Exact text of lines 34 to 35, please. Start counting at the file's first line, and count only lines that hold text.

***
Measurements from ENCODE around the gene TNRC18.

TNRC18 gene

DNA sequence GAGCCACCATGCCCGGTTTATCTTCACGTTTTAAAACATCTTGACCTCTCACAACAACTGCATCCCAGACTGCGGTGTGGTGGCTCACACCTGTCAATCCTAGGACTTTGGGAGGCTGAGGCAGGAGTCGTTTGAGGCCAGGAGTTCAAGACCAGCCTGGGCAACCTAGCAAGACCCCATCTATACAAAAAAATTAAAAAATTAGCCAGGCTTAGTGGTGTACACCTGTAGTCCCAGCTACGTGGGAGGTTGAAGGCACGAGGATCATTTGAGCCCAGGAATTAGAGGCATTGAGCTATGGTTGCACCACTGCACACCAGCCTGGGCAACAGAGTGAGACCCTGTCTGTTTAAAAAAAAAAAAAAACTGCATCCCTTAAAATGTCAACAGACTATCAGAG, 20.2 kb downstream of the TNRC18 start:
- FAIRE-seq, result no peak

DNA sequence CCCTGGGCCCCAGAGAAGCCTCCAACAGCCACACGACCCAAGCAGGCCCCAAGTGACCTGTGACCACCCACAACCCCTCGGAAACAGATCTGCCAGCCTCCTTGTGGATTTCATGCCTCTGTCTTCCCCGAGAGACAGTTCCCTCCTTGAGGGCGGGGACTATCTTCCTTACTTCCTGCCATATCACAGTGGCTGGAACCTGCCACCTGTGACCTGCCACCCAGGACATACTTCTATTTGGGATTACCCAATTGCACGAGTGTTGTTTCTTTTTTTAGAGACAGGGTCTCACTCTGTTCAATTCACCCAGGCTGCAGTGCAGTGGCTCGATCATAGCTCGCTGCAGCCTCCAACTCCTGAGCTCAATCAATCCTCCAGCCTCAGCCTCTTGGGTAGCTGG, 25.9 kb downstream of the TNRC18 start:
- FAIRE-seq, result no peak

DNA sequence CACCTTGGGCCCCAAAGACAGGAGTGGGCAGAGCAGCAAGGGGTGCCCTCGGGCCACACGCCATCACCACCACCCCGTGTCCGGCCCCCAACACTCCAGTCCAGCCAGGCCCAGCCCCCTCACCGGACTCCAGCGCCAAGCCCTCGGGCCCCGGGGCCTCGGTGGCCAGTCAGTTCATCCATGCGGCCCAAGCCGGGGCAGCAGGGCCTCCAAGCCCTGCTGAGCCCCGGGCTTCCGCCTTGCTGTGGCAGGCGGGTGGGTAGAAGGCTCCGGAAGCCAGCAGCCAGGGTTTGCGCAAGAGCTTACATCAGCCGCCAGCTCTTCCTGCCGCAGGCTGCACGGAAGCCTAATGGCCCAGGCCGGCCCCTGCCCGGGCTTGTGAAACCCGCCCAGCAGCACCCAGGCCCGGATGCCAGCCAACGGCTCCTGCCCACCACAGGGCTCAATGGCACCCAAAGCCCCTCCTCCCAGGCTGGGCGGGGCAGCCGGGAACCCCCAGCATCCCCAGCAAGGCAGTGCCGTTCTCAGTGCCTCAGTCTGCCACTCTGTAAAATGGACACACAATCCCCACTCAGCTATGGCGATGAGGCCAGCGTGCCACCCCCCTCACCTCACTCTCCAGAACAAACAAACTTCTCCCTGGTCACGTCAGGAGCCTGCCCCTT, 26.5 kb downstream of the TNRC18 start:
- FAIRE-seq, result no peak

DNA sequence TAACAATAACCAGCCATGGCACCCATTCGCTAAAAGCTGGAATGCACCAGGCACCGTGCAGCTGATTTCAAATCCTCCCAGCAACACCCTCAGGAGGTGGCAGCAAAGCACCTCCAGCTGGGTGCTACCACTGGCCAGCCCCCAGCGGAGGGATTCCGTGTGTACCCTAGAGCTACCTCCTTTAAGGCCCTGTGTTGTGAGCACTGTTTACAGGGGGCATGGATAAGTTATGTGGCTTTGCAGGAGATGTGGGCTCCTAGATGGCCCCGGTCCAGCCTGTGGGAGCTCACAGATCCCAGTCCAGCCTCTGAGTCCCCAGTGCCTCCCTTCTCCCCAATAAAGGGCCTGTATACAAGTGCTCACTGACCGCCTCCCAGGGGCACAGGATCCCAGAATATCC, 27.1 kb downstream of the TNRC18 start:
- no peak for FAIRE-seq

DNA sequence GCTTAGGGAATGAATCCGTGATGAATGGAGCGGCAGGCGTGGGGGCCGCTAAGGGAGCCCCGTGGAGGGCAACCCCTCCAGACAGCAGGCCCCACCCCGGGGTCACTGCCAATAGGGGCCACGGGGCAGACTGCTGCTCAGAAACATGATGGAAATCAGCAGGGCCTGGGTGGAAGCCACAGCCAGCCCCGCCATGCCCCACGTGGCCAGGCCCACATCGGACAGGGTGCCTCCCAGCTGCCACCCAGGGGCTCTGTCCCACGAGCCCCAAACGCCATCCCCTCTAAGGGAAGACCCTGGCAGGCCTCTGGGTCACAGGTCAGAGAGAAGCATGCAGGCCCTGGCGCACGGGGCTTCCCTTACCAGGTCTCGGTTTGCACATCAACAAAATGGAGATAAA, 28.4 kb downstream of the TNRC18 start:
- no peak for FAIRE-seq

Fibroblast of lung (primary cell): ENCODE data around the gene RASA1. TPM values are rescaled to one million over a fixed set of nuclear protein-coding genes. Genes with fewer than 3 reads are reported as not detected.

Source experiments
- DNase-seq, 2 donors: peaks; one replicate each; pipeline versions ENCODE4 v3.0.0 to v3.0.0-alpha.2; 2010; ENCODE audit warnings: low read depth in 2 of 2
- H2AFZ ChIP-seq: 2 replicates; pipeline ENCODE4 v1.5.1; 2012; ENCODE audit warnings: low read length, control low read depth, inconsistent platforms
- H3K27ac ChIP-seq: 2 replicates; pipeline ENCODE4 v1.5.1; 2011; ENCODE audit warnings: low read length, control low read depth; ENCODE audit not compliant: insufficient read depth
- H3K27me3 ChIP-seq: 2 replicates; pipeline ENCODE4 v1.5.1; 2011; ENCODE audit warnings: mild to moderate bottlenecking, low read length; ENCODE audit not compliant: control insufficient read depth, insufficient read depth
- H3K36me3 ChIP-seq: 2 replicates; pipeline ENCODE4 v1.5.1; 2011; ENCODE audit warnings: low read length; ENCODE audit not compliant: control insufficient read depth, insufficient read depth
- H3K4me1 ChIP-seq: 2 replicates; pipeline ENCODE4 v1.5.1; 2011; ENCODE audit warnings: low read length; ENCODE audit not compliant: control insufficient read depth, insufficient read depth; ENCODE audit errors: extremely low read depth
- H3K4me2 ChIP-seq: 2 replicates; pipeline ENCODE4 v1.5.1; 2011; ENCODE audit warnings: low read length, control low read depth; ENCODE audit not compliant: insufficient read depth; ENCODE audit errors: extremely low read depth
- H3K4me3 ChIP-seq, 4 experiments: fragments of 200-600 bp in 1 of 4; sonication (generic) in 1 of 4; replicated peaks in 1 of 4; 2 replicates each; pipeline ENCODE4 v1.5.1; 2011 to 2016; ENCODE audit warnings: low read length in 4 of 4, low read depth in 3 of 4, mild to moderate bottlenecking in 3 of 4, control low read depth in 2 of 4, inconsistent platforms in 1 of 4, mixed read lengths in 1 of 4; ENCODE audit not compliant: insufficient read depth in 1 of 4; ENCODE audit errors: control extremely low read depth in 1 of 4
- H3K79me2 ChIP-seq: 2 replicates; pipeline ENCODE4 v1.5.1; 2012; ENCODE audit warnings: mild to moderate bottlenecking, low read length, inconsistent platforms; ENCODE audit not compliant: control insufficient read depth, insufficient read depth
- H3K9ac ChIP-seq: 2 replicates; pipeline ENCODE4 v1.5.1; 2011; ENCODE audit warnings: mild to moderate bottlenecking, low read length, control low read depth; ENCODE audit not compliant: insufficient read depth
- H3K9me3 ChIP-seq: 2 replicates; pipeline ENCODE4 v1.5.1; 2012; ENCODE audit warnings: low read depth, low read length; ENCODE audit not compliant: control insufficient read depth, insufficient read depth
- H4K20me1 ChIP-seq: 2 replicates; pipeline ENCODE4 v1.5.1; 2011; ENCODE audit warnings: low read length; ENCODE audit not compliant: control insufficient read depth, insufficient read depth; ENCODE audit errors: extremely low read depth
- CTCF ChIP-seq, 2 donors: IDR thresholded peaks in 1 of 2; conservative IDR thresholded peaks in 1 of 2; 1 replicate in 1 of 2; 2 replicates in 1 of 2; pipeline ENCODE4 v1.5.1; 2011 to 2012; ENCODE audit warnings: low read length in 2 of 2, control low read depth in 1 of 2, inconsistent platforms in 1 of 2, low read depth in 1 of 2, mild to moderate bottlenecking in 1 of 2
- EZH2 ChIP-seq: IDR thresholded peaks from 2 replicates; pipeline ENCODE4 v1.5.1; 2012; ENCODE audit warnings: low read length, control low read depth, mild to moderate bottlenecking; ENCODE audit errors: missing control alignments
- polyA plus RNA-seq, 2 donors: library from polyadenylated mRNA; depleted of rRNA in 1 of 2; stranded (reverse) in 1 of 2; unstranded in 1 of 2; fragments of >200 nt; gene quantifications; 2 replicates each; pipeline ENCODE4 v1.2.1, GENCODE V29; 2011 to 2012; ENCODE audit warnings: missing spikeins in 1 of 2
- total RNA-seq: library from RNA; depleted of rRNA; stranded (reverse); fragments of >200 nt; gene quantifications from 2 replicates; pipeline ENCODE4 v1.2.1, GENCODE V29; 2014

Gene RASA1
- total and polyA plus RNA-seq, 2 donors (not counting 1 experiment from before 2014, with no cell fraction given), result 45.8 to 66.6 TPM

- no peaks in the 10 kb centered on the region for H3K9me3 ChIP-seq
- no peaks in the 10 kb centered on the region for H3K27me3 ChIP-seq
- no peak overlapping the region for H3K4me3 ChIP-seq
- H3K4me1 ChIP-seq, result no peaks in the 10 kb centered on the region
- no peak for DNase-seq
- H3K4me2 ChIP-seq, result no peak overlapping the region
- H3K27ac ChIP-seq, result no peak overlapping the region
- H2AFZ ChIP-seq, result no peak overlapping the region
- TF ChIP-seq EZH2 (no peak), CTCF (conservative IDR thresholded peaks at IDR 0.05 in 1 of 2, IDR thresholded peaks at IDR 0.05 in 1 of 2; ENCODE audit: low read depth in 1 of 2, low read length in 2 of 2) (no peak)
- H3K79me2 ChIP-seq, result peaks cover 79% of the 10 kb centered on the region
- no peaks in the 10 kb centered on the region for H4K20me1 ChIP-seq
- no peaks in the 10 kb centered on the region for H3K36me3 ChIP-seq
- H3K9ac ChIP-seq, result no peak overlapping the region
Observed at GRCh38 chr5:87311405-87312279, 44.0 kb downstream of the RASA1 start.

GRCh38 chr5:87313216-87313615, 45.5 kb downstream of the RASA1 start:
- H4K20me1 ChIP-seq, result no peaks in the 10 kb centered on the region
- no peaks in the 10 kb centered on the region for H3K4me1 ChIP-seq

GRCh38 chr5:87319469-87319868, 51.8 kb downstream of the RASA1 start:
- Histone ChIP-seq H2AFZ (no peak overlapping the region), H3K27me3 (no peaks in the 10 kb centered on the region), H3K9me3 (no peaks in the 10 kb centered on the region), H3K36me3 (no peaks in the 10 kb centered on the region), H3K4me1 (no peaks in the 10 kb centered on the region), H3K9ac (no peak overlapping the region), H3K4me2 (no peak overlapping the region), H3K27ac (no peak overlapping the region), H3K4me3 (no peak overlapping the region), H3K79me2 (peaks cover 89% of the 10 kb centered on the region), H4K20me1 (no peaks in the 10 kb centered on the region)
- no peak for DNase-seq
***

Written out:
- no peaks in the 10 kb centered on the region for H3K27me3 ChIP-seq
- no peak overlapping the region for H3K4me3 ChIP-seq